The society is increasingly becoming concerned not only with the way one looks but also with adopting healthy lifestyles and exercise. However, the U.S. still has a long way to cover before it can be considered a healthy nation. One surprising health condition, plaguing Americans is obesity. Obesity not only affects adults but children as well. It is a condition in which an individual has excessive body fat that may come from muscles, bones, fat and water in relation to his/her height. In fact, the National Health and Nutrition Examination Survey of 2009-2010 found that at least one in three adults are considered to be obese.
Obesity in children is often triggered due to factors such as genetics, metabolism, eating behavior and physical activity, environment, attitudes and lifestyle and even income. This condition along with being overweight usually occurs due to energy imbalance. Therefore, when the body does not burn the calories it intakes it leads to imbalance. The condition is hard to live with and can also increase the risk of diabetes, heart disease, stroke, arthritis, and certain forms of cancer.
The causes remain unclear, though various studies point towards two factors, too much food and very little exercise. In fact, a World Health Organization research has found links between a rise in fast food sales and body mass index in wealthy countries.
Depression and Obesity: Is there a link?
According to the Centers for Disease Control and Prevention (CDC), approximately one in five children in the age group of 6 and 19 years has obesity. A recent research presented at the European Congress on Obesity 2017 suggests that an individual who has been overweight since a young age is at higher risk of developing major depression.
Although, the research does not substantiate that obesity is a cause of depression, it confirms earlier reports that youngsters who are obese are at a higher risk of developing depression.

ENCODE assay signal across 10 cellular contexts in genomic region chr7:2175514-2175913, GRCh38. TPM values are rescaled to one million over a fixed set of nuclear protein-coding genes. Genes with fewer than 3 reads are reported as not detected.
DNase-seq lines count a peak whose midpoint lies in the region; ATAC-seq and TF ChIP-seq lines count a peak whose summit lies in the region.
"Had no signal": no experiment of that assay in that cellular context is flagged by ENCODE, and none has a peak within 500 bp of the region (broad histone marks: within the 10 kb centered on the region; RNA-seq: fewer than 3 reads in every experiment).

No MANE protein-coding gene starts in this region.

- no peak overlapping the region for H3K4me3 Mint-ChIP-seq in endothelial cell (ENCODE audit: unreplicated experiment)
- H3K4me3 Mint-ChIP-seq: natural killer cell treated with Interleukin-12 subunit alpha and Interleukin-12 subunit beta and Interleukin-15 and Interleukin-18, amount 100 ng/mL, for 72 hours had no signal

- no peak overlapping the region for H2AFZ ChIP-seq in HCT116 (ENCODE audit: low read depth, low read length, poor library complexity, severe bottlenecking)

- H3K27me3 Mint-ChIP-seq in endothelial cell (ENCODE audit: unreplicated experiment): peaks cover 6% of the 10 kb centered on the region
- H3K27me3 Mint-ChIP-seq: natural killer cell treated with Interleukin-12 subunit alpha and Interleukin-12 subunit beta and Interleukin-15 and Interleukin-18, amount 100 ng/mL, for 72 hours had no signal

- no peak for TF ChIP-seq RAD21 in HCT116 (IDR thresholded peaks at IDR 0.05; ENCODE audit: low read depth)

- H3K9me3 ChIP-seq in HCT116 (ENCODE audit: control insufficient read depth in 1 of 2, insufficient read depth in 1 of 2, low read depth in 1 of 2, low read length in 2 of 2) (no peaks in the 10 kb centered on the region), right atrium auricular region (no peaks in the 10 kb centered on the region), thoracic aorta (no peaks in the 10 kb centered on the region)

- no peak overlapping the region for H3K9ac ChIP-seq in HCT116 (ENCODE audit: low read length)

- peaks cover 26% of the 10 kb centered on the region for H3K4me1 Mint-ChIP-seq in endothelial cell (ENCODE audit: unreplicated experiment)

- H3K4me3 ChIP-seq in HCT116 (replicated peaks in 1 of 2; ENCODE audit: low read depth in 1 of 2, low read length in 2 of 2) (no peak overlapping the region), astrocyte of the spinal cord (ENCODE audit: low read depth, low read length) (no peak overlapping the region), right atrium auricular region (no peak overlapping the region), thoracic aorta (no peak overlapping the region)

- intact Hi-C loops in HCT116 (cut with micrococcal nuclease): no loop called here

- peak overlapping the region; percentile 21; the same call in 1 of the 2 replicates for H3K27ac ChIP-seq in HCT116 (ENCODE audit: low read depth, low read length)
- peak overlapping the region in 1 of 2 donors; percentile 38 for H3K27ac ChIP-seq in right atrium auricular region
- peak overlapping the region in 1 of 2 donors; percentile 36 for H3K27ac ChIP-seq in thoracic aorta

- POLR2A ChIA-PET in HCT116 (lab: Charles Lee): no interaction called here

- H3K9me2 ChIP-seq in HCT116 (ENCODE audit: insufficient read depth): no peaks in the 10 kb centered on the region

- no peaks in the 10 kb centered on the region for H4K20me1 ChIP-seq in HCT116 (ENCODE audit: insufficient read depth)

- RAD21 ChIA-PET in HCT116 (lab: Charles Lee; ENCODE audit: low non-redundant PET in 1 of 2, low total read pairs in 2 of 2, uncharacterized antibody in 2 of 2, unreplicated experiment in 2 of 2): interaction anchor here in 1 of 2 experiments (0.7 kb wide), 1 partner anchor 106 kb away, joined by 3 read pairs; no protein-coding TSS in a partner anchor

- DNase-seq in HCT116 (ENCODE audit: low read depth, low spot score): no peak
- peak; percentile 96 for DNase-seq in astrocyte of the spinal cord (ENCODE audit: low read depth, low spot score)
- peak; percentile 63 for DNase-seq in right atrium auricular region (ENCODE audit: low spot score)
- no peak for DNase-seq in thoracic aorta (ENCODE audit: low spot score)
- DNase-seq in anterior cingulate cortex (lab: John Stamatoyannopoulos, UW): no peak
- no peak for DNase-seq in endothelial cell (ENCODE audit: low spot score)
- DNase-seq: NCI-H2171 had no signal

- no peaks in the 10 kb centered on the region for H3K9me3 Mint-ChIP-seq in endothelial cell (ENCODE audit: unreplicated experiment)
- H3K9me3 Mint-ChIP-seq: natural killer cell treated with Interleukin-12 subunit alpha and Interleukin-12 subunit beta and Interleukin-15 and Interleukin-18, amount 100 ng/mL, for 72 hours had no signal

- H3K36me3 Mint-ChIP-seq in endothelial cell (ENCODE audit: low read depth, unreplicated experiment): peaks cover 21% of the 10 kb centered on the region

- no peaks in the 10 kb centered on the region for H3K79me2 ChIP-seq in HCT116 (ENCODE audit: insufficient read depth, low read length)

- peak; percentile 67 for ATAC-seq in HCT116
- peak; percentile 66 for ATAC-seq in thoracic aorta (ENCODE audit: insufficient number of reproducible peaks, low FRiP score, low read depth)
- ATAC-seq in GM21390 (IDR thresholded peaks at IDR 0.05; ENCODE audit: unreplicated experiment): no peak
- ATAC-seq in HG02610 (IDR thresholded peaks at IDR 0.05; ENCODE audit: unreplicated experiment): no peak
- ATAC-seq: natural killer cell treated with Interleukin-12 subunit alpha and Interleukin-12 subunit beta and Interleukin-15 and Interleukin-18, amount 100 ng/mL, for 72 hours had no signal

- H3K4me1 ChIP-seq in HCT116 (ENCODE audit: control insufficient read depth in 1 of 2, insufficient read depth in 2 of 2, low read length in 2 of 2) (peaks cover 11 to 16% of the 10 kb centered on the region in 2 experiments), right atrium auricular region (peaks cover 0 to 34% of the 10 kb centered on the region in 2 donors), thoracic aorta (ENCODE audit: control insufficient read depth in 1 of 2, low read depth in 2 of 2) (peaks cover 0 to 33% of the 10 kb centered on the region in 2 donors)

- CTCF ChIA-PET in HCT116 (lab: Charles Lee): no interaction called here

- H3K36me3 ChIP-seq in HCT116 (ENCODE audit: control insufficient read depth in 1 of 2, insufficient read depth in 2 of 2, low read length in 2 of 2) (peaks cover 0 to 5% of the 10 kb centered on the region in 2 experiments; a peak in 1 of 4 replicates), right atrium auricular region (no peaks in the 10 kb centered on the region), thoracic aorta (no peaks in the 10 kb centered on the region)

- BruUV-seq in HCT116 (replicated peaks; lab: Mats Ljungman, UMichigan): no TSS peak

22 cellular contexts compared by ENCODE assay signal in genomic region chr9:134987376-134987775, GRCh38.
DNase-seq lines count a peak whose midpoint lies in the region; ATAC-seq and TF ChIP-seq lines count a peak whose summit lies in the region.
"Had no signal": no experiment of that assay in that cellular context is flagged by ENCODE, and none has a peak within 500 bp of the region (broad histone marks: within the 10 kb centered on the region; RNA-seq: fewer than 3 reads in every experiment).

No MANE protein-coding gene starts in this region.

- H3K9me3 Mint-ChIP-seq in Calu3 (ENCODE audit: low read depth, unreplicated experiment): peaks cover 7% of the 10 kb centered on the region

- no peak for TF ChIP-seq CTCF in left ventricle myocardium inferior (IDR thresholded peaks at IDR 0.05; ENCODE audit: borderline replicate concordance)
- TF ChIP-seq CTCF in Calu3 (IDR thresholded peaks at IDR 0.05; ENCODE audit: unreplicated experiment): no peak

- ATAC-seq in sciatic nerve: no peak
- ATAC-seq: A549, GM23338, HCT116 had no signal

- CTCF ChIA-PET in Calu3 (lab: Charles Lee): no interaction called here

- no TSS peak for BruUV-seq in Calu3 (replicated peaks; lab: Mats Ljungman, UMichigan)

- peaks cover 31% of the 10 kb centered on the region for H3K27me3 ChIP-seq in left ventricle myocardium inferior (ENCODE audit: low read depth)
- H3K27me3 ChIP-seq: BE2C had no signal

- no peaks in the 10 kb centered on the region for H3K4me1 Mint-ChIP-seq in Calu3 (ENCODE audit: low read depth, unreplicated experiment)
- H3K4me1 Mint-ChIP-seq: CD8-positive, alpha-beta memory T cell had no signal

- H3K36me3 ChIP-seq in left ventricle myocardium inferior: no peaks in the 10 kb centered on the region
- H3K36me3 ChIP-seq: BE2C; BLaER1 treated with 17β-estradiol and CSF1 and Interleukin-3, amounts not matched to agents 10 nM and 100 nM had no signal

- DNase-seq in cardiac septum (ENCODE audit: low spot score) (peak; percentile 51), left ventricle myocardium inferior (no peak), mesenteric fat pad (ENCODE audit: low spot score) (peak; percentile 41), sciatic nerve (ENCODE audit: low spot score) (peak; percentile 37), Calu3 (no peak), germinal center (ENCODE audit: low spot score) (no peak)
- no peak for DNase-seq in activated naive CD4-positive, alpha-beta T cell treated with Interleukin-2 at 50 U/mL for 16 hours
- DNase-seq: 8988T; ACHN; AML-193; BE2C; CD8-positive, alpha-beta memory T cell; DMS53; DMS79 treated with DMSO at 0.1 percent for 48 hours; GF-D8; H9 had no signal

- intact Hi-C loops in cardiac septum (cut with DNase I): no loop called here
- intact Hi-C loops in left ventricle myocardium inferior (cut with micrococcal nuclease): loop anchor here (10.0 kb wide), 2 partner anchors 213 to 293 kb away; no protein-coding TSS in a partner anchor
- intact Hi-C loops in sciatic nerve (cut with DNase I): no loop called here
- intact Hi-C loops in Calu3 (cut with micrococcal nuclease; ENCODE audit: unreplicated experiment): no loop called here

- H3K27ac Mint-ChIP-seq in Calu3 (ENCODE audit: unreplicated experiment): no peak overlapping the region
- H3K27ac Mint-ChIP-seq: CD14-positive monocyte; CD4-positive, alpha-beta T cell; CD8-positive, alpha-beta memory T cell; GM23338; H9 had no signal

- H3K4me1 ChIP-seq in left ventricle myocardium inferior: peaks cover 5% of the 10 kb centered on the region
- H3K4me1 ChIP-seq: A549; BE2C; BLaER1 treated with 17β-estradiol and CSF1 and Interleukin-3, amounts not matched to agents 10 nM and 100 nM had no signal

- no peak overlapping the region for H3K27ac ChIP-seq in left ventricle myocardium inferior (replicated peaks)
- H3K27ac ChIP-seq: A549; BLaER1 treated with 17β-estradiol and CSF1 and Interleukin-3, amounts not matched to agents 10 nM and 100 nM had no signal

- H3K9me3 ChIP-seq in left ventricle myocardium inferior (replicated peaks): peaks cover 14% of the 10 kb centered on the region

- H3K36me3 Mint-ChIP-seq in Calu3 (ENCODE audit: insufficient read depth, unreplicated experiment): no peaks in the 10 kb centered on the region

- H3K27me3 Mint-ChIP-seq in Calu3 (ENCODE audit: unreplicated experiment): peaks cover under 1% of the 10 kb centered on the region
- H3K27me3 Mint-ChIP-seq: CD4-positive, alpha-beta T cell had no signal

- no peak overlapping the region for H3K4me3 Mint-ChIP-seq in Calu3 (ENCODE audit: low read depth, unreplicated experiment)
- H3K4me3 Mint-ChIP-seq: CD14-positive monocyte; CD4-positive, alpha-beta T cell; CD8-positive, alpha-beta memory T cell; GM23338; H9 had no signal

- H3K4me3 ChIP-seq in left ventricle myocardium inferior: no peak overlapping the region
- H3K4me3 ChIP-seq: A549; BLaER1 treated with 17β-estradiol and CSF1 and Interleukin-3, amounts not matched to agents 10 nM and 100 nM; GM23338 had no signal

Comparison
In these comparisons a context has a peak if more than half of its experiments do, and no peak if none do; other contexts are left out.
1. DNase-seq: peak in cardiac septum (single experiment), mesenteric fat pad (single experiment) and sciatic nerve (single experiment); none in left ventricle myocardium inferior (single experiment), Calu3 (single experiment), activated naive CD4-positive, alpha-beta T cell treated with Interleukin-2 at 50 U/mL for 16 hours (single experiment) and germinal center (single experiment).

Risk of depression in children with continued obesity
According to the study led by Deborah Gibson-Smith from the VU University Medical Center in the Netherlands, overweight children in the age group of 8 to 13 years have more than triple the risk of developing major depressive disorder (MDD) at some point in their lives. If a person is overweight both as a child and as an adult, the risk of developing depression quadruples as compared to children who are overweight only as adults.
The results were derived after studying 889 participants born between 1907 and 1935 in Reykjavik, Iceland. The data included information about the participants’ height and weight collected at various stages of their lives. Once the participants attained the age of 75 on an average, they were probed for their history of depression.
It was found that of the total surviving participants, 39 had been diagnosed with major depressive disorder at some point in their lifetime. People who had a body mass index (BMI) between 25 and 29.9 were considered obese. The data was adjusted for the age at which the BMI was recorded and the sex of the participants. On comparing the data of obese participants with children who had a normal weight but became overweight later in life, it was found that the risk of lifetime major depression was four times higher in obese children.
The authors concluded, “Our findings suggest that some of the underlying mechanisms linking overweight or obesity to depression stem from childhood.” They further added that a common genetic risk or poor self-confidence, often found in those who do not have the ideal body type, could be blamed.
Considering the fact that globally, the number of obese children is expected to reach 70 million by 2025, uncovering the link between childhood obesity and depression is not only important but crucial.
Prevent obesity to reduce depression risk
It is possible to prevent obesity as well as depression. Obesity can be controlled by taking some preventive measures and by encouraging healthy eating habits and regular physical activity in kids as well as adults; and depression with treatment.
If there is someone dealing with depression and seeking assistance, Sovereign Health can help. It is one of the leading depression treatment centers in California. Call our 24/7 helpline number 866-973-7164 or chat online with one of our experts for further information on our state-of-the-art mental health centers in California and in other parts of the U.S.